(ran PW, PC editions of Pasco Times)
Amanda Boltin spends her days coaxing her broken mind and body to bend to her will.
Since emerging from a coma after a serious car crash in June, the 17-year-old Ridge Manor girl has had to relearn basic skills she once took for granted _ walking, talking, even eating.
On a recent day, she sat down to a lunch of buttered bread, sliced peaches and veal, one of her first solid meals since arriving at the Palms of Largo nursing and rehabilitation facility in Pinellas County. The effort is complicated by Amanda's left hand, still stiff and uncooperative, but she smiles with every bite _ each a small victory.
"This is her brain essentially trying to rewire itself," said Katherine Pinnell, a speech language pathologist who has worked extensively with the Hernando High School student. "Previously unused portions of the brain slowly learn to take over for the damaged areas."
When Amanda first arrived at St. Joseph's Hospital in Tampa after the wreck, doctors offered no hope that she would ever awaken. With five hemorrhages in her brain and six breaks in her pelvis, even if she did come out of the coma, there was no way to know if she would ever have a meaningful recovery.
Family members and friends came by to read and sing to Amanda. Though her eyes were rarely open, they left photographs of happier times. In July, still in the depths of a coma, Amanda turned 17.
"Our whole family revolves around Amanda now," said her grandmother, Marilyn Childress. "You have to have your priorities, and right now she is it."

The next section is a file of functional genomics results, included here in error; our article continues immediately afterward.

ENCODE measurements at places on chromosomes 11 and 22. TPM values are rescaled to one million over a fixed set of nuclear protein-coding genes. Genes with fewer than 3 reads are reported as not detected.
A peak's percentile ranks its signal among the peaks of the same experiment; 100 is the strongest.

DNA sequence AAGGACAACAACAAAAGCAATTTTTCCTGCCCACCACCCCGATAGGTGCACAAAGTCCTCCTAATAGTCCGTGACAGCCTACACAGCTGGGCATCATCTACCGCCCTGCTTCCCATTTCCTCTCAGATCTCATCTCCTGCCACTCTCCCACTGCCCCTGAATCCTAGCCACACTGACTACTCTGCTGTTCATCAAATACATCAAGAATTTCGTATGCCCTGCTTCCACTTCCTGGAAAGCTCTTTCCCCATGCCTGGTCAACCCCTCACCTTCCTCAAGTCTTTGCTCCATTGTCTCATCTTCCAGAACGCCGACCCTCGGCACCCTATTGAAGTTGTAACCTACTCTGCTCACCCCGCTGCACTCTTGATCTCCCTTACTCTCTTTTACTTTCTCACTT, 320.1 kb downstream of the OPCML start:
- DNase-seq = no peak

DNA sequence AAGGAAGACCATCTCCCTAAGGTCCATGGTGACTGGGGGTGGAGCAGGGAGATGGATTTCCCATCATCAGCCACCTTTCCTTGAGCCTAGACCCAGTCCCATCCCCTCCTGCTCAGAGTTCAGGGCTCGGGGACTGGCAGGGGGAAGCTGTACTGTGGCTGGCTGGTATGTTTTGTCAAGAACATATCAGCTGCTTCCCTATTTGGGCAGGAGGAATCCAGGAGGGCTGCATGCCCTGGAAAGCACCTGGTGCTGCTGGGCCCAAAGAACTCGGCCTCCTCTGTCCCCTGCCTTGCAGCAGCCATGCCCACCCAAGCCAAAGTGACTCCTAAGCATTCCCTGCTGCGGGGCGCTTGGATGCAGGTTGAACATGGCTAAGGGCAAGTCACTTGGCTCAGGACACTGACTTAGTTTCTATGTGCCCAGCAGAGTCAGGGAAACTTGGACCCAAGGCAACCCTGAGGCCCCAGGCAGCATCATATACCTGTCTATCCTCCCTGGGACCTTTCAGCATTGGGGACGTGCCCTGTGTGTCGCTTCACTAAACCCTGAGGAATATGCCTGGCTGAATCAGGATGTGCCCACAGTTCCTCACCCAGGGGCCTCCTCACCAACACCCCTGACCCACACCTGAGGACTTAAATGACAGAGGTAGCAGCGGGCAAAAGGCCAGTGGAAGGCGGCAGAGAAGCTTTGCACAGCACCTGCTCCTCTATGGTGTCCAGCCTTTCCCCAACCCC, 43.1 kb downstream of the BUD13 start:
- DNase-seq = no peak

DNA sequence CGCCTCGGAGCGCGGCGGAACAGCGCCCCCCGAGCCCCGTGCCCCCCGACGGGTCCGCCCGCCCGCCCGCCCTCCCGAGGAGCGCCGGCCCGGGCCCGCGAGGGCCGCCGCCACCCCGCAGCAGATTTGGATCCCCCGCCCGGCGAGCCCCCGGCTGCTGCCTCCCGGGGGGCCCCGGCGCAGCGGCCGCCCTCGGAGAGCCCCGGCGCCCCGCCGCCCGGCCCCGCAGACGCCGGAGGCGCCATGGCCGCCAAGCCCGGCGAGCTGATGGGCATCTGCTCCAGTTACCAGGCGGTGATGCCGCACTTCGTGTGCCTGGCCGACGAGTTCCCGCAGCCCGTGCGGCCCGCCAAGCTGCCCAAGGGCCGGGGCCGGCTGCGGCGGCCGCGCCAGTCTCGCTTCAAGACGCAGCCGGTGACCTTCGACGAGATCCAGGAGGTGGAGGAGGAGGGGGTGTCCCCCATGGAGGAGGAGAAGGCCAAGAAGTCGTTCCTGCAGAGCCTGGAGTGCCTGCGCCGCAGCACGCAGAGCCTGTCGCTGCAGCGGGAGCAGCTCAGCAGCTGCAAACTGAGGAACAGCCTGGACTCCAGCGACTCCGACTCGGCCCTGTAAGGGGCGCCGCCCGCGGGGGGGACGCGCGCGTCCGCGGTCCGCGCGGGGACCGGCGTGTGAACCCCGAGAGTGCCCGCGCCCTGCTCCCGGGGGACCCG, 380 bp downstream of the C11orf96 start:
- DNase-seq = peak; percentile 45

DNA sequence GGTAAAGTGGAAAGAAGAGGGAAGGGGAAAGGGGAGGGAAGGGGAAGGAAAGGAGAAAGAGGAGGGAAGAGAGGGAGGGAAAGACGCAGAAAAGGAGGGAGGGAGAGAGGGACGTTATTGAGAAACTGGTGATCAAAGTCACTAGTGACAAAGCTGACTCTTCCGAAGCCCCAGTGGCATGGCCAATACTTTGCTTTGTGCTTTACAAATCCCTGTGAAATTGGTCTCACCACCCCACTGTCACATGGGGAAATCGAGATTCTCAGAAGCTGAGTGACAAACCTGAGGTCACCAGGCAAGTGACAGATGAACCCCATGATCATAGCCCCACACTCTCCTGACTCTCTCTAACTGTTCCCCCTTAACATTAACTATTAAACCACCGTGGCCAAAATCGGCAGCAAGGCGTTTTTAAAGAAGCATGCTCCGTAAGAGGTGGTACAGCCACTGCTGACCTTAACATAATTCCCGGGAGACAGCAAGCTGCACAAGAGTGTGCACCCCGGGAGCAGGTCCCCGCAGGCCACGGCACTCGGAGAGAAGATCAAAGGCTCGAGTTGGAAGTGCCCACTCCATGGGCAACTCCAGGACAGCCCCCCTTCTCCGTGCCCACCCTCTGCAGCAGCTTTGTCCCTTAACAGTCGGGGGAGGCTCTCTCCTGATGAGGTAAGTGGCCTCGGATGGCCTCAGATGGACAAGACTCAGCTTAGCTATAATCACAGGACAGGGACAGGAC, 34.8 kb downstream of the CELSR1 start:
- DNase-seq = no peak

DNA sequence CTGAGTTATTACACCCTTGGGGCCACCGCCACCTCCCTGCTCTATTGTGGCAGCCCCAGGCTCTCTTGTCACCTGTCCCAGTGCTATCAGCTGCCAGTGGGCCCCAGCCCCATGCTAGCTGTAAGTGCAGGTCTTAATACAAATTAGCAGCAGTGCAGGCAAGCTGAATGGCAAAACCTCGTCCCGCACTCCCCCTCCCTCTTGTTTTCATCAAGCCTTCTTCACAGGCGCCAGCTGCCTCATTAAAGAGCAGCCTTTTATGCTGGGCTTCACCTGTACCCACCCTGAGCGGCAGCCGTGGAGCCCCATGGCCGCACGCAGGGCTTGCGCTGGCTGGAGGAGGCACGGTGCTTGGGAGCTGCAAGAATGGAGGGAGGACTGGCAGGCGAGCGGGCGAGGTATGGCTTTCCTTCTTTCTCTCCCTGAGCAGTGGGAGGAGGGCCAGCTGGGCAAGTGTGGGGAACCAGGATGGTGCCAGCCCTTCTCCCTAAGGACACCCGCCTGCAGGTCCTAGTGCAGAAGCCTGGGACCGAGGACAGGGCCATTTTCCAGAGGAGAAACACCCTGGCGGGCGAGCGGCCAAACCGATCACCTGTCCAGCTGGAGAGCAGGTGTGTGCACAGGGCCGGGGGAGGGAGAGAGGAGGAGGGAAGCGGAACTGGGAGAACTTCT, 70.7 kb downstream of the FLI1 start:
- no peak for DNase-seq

Childress, along with her daughter, Janice Boltin, has kept a nearly constant vigil with Amanda since the accident. Boltin now is living temporarily in a small motor home near the nursing home. Amanda's father, Bennett, her sister, Patricia Knight, an other family members visit whenever they are able.
"I give God credit for everything," Boltin said. "We refused to believe what people told us. I knew God didn't bring her through this to make her lie in a bed."
In a flash, everything changed
On the evening of June 12, Amanda was driving home from her job at her uncle's pest control business in Dade City, her mother said.
According to a report from the Florida Highway Patrol, Amanda was southbound on Mockingbird Drive in Ridge Manor in a 1989 Ford and was hit while passing through the intersection at Orchid Parkway. No one was charged or ticketed. The collision left Amanda's car pinned against a large tree.
"I didn't even know where St. Joseph's was," said Boltin, who didn't find out about her daughter's crash until well after she had missed her 8 p.m. curfew.
Amanda looks to her mother for details of the wreck, her own recollection black as an empty chalkboard. On this day, she remembers only that her dark hair, which once fell to the middle of her back, was filled with shards of glass and had to be cut.
"I don't remember the accident," she says, her wheelchair parked closely beside the sofa where her mother sits. "Mommy tells me about it."
To hear her speak, Amanda now seems very young, the injuries to her brain unevenly affecting memory and social skills.
In the eighth grade, she did a prize-winning science project on short- and long-term memory, so she is well aware why, for example, she doesn't know some of her best friends.
"Some days it's like talking to a 4-year-old, and some days it's like talking to a 17-year-old," said her mother.
The connections in Amanda's brain, like those involved in memory, must be redirected around the damaged areas, explained Sameera Hublikar, another of Amanda's therapists.